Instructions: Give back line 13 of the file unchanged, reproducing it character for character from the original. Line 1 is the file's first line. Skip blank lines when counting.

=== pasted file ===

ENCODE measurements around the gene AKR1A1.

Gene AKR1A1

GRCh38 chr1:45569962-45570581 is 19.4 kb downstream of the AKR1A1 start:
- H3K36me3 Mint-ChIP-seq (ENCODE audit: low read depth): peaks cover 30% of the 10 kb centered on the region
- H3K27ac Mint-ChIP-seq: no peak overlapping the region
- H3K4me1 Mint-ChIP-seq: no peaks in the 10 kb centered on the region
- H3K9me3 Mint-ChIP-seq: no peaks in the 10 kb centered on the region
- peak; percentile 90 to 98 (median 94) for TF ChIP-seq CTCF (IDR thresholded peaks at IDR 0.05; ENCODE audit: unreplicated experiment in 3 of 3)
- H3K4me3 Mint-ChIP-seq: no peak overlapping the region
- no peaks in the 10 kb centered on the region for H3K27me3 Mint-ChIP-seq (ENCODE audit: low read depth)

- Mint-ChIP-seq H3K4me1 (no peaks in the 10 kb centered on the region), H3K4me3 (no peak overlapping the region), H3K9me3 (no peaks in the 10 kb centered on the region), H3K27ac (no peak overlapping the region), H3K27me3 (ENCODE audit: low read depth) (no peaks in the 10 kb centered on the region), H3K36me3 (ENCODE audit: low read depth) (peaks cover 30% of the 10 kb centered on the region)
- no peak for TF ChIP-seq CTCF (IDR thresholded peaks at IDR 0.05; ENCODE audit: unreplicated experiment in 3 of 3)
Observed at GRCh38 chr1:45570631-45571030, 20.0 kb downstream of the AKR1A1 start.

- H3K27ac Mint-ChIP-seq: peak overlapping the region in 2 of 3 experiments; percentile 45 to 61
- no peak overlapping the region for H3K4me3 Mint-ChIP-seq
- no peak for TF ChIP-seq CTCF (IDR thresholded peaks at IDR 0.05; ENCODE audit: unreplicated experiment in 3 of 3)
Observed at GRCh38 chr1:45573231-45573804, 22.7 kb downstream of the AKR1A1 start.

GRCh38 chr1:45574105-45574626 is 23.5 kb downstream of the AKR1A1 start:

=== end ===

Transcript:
Observed at GRCh38 chr1:45570631-45571030, 20.0 kb downstream of the AKR1A1 start.